The presence of flow inhomogeneity inside infarcted territory is well known from experimental studies using radioactive microspheres after coronary occlusion, which have shown a greater reduction in myocardial blood flow in the subendocardial half of the infarct core.27 28 In addition, previous clinical studies have shown flow inhomogeneity inside the infarcted region by contrast echocardiography immediately after direct angioplasty.9 Our study extends the findings of previous work to demonstrate the persistence of flow inhomogeneity several days after coronary occlusion in association with failure to achieve adequate patency of the infarct-related artery after myocardial infarction and with larger regions of myocardial damage by ECG and echocardiographic criteria. Hypoenhanced zones within the infarcted region were also documented in 2 patients with widely patent infarct-related arteries who failed thrombolysis and underwent successful rescue angioplasty (Fig 5⇑). These central dark regions correlate well with “no-reflow” regions, characterized in previous experimental27 28 and clinical8 9 studies by the failure to achieve complete myocardial reperfusion after reestablishment of blood supply to the infarcted territory.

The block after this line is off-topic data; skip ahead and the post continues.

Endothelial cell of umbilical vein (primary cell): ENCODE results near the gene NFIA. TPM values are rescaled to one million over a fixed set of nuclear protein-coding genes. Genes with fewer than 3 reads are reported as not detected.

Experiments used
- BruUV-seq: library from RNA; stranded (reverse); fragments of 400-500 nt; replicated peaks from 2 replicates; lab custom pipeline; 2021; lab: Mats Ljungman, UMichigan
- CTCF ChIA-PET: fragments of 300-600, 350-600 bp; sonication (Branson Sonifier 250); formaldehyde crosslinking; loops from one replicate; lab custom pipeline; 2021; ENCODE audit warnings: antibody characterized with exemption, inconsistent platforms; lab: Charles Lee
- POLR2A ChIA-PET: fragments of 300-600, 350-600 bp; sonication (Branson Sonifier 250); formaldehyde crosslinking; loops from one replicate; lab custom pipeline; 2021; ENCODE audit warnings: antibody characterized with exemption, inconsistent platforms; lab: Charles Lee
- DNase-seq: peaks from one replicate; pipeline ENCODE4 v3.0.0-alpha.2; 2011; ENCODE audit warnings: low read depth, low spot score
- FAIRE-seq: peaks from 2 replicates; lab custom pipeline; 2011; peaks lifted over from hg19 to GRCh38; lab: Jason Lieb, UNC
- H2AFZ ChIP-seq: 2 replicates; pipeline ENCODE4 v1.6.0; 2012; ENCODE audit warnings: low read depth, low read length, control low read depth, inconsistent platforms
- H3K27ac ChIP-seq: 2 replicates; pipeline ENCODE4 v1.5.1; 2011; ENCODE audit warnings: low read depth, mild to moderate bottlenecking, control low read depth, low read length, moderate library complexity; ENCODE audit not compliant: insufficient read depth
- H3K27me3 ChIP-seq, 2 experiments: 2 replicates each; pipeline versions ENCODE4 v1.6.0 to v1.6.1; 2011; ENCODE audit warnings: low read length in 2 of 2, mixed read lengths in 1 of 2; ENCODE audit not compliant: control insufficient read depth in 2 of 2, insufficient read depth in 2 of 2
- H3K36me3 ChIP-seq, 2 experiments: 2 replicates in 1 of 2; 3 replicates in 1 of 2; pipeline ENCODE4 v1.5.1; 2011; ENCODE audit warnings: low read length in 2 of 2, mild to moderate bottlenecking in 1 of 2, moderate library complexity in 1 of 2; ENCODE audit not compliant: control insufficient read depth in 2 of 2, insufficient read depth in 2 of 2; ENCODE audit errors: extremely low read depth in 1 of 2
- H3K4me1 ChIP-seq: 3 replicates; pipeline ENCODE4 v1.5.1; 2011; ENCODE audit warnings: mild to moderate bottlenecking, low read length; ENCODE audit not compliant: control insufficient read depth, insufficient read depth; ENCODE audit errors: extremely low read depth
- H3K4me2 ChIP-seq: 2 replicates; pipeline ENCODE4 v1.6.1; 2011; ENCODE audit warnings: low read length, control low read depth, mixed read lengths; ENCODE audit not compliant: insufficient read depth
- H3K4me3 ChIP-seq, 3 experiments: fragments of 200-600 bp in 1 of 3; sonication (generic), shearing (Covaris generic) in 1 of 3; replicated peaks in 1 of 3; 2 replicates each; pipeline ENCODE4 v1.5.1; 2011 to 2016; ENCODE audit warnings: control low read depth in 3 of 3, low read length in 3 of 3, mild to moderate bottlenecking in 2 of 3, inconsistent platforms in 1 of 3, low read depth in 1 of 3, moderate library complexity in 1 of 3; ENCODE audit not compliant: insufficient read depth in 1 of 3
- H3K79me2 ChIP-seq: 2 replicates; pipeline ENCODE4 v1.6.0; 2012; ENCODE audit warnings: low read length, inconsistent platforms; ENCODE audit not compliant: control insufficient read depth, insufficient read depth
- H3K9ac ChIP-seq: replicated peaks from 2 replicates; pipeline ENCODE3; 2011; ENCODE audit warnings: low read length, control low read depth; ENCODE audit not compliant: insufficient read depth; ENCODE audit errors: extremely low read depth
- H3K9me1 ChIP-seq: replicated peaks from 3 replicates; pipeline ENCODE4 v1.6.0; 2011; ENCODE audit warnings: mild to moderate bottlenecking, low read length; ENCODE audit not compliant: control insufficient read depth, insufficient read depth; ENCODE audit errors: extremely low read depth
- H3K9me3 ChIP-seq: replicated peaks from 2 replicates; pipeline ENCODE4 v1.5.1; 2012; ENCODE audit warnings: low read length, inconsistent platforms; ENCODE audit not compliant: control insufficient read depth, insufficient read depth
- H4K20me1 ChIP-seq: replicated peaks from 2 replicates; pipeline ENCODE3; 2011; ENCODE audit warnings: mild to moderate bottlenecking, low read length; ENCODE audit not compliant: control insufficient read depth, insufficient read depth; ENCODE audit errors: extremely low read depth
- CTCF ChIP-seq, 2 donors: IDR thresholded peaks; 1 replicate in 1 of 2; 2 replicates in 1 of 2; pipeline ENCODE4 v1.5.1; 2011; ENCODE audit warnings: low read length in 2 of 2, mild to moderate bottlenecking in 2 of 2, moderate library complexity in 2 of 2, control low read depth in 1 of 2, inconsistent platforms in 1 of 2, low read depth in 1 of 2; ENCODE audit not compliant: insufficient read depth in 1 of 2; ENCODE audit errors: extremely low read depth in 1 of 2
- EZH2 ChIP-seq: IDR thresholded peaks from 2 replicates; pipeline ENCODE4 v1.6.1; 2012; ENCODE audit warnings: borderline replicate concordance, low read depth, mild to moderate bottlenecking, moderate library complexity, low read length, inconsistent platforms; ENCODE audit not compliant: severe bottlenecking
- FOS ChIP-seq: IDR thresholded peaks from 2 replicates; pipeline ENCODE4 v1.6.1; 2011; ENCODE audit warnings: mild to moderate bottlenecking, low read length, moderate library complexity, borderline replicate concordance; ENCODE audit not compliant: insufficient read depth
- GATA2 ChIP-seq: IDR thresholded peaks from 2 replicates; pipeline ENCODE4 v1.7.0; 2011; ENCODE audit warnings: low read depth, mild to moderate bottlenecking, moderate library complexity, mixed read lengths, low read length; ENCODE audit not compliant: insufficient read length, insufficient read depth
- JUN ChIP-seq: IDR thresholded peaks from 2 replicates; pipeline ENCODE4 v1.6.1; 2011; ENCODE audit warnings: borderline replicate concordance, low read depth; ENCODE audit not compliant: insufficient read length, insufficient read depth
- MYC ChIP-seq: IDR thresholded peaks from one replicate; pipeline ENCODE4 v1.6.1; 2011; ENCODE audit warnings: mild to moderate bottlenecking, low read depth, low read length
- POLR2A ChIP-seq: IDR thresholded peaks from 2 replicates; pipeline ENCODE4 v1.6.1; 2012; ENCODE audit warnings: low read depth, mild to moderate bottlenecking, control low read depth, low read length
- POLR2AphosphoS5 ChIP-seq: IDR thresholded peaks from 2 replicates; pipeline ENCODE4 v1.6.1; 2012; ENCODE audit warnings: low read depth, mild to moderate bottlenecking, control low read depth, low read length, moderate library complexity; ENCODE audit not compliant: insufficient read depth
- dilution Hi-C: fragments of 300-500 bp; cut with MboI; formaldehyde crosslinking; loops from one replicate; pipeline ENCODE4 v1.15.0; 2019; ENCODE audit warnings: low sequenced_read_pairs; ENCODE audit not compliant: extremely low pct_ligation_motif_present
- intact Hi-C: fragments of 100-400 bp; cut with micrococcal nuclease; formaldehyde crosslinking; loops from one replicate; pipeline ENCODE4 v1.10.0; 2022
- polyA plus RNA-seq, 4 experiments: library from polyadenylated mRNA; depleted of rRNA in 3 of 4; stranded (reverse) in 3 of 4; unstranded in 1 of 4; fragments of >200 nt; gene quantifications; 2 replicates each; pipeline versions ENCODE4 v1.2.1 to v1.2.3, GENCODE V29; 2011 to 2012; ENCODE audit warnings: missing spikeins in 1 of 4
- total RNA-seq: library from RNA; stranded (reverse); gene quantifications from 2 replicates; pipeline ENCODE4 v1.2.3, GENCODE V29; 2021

Prior experimental studies using spin-echo MRI have demonstrated dark zones surrounded by regions of hyperenhanced signal in occlusive infarcts and basically hyperenhanced signal in infarcted but reperfused myocardium.13 14 15 16 Our findings correlate well with the results of those animal studies in which patency of the infarct-related artery could be accurately controlled. Spin-echo contrast-enhanced MRI techniques have also shown heterogeneous enhancement patterns within infarcted territory in patients with acute infarction.29 However, those patterns were difficult to interpret because of the limited temporal resolution of the spin-echo imaging sequence used in those studies. Given the time course of regional enhancement patterns after contrast bolus administration (Figs 2⇑ and 3⇑), the temporal and topographic features of hypoenhanced zones within the injured territory are best characterized by fast imaging techniques. However, it is theoretically possible to assess the different MRI perfusion patterns documented in our study by conventional or fast spin-echo MRI.
Several previous studies using spin-echo imaging have documented a good correlation between infarct sizes estimated by MRI and by other techniques.15 30 31 32 Our results are in agreement with those studies that also used the planimetered area encompassed by the MRI signal-intensity abnormality to estimate the extent of ischemic and/or infarcted myocardium. However, because of the trade-off between temporal resolution and number of image planes obtained during a given breath-hold, infarct size was not measured in our study. In addition, in our study, images represent the average of three cardiac cycles with loss of beat-to-beat variations of signal intensity during the contrast bolus first pass through the heart. However, since we did not attempt to extract information on myocardial perfusion from the ascending limb of the time-intensity curves,11 33 it is unlikely that the latter factor influenced our results.